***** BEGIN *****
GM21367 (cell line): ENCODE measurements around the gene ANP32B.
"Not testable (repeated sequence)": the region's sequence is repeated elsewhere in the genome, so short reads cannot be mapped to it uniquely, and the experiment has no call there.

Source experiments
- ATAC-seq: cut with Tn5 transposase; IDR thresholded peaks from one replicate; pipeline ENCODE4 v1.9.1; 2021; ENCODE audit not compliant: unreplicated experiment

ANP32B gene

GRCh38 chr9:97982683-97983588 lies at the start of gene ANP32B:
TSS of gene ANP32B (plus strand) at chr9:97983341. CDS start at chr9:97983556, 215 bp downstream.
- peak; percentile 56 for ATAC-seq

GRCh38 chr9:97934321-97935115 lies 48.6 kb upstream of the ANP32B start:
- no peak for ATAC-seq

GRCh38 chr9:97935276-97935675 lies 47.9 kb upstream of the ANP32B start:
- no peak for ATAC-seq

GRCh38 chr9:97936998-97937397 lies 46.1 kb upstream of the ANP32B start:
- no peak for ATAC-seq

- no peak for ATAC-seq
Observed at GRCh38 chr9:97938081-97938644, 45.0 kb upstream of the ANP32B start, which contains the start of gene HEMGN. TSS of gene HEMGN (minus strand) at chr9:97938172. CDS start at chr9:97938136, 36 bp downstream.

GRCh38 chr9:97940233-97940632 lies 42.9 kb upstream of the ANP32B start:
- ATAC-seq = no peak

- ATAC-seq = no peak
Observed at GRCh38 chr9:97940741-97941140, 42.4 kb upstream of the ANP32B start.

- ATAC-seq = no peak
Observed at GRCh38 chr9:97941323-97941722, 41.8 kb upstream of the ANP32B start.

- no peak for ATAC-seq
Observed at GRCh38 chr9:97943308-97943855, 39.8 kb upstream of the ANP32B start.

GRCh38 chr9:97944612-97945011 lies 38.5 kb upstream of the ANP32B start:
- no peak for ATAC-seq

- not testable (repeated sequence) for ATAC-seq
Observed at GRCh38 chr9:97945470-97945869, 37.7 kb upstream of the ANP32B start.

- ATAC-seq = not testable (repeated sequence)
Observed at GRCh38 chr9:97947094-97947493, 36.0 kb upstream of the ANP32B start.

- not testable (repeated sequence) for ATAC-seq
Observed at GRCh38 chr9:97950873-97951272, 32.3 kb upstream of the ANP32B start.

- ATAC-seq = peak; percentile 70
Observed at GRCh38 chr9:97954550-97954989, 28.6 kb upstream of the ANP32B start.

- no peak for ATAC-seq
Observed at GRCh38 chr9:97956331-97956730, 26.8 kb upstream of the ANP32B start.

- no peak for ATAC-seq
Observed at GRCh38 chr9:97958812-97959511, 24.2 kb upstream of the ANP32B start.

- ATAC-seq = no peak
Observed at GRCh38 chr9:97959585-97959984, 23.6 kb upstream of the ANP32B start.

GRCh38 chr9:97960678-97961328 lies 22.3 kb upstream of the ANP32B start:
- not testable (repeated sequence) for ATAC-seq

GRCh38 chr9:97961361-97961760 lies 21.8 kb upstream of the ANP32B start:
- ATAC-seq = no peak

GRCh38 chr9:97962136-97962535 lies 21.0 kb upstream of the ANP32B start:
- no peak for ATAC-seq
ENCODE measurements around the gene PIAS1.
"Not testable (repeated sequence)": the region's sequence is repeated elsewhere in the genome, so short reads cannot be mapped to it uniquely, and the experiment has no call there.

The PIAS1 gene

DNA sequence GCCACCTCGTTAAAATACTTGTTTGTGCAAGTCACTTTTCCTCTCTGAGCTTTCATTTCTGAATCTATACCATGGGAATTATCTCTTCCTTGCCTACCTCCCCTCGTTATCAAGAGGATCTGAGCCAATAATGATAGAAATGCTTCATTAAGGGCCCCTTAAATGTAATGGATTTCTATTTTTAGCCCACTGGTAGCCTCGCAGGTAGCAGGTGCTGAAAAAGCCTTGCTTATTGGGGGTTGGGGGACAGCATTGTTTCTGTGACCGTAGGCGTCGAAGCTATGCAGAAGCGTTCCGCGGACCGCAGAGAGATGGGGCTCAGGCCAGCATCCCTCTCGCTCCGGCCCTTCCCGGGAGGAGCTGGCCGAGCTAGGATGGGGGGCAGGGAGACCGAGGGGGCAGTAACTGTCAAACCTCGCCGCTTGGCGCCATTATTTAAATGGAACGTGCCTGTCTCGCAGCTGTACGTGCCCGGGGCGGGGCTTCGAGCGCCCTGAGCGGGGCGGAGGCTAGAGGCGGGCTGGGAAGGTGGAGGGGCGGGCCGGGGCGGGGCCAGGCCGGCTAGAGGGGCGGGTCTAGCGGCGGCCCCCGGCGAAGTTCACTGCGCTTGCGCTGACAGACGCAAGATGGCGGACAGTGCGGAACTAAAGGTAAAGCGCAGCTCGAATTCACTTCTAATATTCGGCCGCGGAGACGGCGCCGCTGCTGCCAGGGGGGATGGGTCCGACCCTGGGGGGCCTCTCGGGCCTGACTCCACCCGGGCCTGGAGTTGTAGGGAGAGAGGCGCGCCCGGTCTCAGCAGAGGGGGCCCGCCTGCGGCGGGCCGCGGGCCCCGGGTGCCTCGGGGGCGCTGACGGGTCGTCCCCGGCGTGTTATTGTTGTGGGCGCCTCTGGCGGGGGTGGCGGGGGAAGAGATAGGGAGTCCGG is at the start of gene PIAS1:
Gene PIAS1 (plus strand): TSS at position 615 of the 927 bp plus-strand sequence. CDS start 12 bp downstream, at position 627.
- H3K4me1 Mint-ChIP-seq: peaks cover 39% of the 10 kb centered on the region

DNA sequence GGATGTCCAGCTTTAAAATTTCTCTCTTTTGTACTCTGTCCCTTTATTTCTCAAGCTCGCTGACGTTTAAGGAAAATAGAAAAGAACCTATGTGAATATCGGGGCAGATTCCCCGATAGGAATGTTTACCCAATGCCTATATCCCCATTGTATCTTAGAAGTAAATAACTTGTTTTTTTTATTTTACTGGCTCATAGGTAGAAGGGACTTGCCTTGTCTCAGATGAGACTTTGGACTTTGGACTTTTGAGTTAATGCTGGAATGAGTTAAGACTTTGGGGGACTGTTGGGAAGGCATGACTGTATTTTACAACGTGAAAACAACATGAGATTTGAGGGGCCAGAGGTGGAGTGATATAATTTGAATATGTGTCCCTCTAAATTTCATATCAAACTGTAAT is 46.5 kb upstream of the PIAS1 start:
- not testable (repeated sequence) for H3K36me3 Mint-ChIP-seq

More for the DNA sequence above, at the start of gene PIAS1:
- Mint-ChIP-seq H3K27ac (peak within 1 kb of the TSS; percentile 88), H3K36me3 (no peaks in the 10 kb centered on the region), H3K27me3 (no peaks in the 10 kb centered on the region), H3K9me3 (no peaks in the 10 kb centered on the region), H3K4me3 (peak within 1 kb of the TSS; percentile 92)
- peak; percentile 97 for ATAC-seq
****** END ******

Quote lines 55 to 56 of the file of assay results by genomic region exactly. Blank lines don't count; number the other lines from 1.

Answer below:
More for the DNA sequence above, at the start of gene PIAS1:
- Mint-ChIP-seq H3K27ac (peak within 1 kb of the TSS; percentile 88), H3K36me3 (no peaks in the 10 kb centered on the region), H3K27me3 (no peaks in the 10 kb centered on the region), H3K9me3 (no peaks in the 10 kb centered on the region), H3K4me3 (peak within 1 kb of the TSS; percentile 92)